Having the energy and vision for a project is important, Trevor and Jenna got that. Fortunately, Trevor also happens to be an obsessed student of forest gardening-and lets be honest ya’ll- food forests are sexy. It never fails, in the first weekend of every Pdc we teach somebody exclaims; ”I came to learn how to start a forest garden.” I myself dove into permaculture fifteen years ago, seduced by the idea of abundant landscapes with food dripping onto my head, thanks to permaculture thinkers and communicators like Geoff Lawton and Dave Jacke.
Since those heady and bold years of permaculture experimentation we’ve picked up quite a bit of practical knowledge. I’ve even weathered an unhealthy obsession with swales, evolving to view them as unnecessary for fruit trees in the mid-atlantic.
In our bioregion, (the mid-atlantic), there are great examples of practitioners and sites demonstrating effective forest gardening. Michael Judd comes to mind-a charismatic writer and designer from Maryland, Michael has simplified forest garden application into repeatable techniques like the expanding islands strategy. Then there is Dave O’neill-a mixed vegetable farming wizard and mad man with endless energy who has successfully implemented the linear guild as a pattern for establishing food forests. I have experimented with both of these techniques on a homestead scale to successful ends complete with hand dug permed out berm and basin fish scale swales. It’s a lot of work! Something I would want to avoid at all cost on a market scale.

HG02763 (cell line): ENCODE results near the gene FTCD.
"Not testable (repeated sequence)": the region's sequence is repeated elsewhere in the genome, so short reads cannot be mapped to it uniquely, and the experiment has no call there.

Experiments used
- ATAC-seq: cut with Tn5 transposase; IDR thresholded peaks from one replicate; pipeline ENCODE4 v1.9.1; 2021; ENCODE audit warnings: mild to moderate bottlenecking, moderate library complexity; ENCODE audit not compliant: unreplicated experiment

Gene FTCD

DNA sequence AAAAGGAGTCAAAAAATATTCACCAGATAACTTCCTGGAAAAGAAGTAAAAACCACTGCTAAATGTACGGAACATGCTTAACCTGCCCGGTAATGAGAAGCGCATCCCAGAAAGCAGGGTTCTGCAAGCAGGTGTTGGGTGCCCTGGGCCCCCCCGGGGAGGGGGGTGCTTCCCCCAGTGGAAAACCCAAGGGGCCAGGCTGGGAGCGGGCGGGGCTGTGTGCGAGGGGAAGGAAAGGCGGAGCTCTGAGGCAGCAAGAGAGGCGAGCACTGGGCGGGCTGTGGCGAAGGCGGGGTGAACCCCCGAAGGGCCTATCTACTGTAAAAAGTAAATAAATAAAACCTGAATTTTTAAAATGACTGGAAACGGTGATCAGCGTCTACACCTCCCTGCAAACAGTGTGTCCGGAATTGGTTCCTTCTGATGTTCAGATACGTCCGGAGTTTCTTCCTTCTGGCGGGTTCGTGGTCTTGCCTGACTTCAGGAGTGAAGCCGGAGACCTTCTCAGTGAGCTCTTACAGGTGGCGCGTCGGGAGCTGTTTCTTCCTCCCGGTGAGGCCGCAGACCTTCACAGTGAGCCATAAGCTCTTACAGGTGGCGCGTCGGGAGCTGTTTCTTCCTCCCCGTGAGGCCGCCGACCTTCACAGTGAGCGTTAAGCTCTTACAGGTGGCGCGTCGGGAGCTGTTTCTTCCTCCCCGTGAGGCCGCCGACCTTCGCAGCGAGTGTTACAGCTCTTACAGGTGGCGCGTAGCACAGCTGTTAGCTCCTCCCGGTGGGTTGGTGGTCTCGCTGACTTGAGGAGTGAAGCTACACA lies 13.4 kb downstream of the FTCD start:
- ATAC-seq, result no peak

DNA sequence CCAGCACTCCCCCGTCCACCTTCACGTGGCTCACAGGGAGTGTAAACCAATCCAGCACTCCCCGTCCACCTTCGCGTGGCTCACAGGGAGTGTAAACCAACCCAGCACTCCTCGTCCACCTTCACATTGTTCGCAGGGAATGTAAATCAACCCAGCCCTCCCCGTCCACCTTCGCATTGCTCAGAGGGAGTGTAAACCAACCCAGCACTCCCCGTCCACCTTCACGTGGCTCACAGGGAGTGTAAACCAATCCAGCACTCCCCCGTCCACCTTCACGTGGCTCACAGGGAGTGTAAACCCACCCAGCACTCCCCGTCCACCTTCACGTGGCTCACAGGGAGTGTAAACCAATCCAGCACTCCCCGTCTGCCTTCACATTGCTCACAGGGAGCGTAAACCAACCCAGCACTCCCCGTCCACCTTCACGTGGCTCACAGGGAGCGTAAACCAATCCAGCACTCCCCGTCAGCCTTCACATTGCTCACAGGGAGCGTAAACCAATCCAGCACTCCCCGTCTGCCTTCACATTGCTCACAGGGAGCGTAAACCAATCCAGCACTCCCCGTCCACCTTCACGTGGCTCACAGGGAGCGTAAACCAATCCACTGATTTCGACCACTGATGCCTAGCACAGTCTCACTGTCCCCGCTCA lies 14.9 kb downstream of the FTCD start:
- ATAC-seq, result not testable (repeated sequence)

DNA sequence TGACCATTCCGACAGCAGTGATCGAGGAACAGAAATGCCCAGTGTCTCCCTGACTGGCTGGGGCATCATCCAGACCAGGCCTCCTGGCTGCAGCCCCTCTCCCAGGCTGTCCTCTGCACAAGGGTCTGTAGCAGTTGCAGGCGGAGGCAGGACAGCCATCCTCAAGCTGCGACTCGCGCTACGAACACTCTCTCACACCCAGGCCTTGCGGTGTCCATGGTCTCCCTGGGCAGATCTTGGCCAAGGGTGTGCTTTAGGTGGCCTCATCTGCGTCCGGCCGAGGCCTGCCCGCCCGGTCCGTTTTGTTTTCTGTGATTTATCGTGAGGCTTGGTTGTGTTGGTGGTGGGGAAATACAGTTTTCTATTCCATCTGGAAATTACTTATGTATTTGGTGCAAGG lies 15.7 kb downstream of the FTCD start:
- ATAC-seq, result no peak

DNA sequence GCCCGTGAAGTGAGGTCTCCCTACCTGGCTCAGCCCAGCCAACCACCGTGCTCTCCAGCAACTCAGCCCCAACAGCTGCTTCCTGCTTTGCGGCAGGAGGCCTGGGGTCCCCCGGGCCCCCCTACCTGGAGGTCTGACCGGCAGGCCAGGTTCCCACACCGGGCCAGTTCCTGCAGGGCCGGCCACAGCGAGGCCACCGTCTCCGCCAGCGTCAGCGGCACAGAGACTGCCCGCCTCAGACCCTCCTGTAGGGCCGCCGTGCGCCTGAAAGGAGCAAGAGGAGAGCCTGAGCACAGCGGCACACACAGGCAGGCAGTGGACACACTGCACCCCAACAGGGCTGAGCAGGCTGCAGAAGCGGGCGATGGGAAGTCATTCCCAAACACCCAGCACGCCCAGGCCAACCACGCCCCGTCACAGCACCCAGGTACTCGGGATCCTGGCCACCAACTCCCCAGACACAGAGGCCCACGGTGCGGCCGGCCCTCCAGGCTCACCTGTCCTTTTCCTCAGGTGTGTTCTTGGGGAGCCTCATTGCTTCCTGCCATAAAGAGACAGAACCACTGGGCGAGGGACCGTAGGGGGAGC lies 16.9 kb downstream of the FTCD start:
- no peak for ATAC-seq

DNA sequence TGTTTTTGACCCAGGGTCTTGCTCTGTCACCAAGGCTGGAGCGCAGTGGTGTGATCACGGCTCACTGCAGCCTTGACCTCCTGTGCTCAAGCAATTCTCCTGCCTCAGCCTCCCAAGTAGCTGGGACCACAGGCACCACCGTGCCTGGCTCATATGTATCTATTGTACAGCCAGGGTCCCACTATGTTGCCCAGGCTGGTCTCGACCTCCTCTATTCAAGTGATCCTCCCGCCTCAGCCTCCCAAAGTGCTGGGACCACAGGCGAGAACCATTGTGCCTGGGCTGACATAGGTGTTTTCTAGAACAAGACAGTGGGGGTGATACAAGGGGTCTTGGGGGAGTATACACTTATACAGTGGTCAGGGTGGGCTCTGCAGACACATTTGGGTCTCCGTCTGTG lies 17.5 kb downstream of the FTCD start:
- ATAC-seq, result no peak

At Wild Rose Orchard Trevor has simplified the design and installment of his system. Recently, he walked our 6th annual SPI Pdc through installment at his future orchard site. We all stand on the shoulders of giants, in this work he is standing on the shoulders of Michael Judd, Dave O’neill, Stefan Sobkowiak of Miracle Farms, Michael Phillips of Heartsong Farms, and Darren Doherty.
Step 1. Design your system complete with species selection. Trevor believes strongly in the central valley that it is important to mimic our natural ecosystem of chestnut savannahs with the use of linear guilds and wide grassy alleys between them. He selects his species and plants them in linear guilds based on when the fruit ripens. This is known as the grocery aisle concept taken from the work of Stefan Sobkowiak.